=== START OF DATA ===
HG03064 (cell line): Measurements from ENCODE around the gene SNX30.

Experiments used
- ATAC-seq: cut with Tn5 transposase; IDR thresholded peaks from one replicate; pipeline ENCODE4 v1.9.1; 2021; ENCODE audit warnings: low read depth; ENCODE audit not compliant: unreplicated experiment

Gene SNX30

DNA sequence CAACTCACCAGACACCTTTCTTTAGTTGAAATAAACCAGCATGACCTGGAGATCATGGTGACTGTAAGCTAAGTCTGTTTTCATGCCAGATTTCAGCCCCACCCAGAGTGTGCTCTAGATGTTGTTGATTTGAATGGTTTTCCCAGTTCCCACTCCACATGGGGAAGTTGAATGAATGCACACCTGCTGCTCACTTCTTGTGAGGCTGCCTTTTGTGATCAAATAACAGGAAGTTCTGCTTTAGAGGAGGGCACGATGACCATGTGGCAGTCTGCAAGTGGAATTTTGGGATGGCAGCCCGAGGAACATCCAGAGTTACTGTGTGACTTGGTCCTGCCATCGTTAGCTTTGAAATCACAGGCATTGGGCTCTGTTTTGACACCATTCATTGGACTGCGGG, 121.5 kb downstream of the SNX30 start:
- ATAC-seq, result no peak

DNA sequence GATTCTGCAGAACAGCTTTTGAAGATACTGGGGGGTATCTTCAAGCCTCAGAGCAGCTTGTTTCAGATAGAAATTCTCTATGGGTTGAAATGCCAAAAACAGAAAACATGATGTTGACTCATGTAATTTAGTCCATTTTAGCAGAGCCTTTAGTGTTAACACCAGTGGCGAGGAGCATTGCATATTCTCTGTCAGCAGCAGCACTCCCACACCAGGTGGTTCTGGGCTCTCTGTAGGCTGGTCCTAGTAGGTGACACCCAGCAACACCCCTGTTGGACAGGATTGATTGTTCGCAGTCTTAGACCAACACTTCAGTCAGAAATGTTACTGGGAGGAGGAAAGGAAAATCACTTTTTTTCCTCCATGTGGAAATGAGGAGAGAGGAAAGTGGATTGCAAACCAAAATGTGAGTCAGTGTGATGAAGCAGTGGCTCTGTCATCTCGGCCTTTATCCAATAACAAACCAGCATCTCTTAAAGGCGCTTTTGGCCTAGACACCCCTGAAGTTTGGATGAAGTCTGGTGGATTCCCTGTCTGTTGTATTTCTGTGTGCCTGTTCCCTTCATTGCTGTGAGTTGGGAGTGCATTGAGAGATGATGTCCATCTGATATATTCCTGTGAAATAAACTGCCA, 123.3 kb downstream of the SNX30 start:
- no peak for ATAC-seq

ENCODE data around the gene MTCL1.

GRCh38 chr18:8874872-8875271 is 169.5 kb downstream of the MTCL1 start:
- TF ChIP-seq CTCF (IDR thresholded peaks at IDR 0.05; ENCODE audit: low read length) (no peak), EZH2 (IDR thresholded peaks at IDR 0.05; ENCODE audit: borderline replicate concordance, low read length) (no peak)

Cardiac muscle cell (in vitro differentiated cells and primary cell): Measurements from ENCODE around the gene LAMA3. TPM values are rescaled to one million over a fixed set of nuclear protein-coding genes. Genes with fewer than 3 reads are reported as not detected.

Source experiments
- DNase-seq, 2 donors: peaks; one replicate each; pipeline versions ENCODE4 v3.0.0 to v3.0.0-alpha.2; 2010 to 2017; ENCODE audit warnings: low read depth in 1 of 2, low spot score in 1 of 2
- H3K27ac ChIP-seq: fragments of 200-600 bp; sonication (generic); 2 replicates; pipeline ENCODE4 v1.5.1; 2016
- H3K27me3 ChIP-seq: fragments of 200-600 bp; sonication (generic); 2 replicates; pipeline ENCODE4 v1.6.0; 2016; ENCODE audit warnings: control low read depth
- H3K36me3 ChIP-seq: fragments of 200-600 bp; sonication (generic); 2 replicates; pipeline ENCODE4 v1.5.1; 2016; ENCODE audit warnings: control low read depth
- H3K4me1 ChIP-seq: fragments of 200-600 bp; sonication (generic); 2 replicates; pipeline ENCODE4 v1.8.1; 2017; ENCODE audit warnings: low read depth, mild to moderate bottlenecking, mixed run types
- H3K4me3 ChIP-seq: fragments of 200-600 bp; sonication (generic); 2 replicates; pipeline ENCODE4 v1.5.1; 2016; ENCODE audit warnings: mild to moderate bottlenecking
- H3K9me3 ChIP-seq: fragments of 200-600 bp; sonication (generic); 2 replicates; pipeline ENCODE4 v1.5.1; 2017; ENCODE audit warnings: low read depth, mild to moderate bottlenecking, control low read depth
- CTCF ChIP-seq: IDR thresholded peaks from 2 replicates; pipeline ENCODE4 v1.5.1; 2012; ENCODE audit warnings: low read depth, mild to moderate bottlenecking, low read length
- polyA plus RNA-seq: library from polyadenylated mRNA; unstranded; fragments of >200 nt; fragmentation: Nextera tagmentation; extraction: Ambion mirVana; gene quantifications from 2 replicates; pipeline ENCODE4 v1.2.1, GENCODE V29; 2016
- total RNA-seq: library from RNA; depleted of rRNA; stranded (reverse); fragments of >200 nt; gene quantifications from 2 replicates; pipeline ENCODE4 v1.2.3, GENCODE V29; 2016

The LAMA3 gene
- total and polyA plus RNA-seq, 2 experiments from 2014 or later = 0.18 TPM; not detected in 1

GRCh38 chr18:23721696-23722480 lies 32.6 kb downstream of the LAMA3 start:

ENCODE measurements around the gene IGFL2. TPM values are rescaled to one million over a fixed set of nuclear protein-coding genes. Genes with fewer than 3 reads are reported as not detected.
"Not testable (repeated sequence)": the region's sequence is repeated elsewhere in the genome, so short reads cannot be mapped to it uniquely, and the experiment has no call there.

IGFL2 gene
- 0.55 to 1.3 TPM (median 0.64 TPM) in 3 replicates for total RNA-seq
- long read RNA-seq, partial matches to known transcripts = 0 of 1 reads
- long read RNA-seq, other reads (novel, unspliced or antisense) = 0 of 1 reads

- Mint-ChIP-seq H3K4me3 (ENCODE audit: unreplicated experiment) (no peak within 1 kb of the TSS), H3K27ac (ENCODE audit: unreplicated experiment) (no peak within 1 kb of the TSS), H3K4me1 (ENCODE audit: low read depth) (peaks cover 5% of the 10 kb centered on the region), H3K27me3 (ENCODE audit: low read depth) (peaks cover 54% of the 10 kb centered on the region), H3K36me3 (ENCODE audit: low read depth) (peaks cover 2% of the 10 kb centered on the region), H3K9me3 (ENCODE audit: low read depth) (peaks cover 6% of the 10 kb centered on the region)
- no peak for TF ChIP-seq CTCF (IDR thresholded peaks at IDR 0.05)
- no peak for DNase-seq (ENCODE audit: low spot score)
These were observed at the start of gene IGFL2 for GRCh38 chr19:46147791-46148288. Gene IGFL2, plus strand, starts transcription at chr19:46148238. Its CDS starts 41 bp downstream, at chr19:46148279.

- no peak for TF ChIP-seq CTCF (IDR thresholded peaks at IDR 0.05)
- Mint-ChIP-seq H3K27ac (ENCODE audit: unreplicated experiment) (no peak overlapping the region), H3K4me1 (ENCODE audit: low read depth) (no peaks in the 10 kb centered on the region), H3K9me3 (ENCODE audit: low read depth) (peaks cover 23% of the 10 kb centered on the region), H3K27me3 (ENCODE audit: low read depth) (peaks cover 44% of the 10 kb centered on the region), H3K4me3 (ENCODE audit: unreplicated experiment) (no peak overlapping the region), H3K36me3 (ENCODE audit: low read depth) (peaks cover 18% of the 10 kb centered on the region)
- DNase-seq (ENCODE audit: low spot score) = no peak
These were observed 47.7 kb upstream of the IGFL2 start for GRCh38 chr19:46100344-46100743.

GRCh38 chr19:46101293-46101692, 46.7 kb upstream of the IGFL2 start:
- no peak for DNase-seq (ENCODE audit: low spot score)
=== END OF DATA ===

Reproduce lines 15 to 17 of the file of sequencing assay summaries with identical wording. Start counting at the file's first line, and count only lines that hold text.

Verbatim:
- H3K27ac ChIP-seq: fragments of 200-600 bp; sonication (generic); 2 replicates; pipeline ENCODE4 v1.5.1; 2016
- H3K27me3 ChIP-seq: fragments of 200-600 bp; sonication (generic); 2 replicates; pipeline ENCODE4 v1.6.0; 2016; ENCODE audit warnings: control low read depth
- H3K36me3 ChIP-seq: fragments of 200-600 bp; sonication (generic); 2 replicates; pipeline ENCODE4 v1.5.1; 2016; ENCODE audit warnings: control low read depth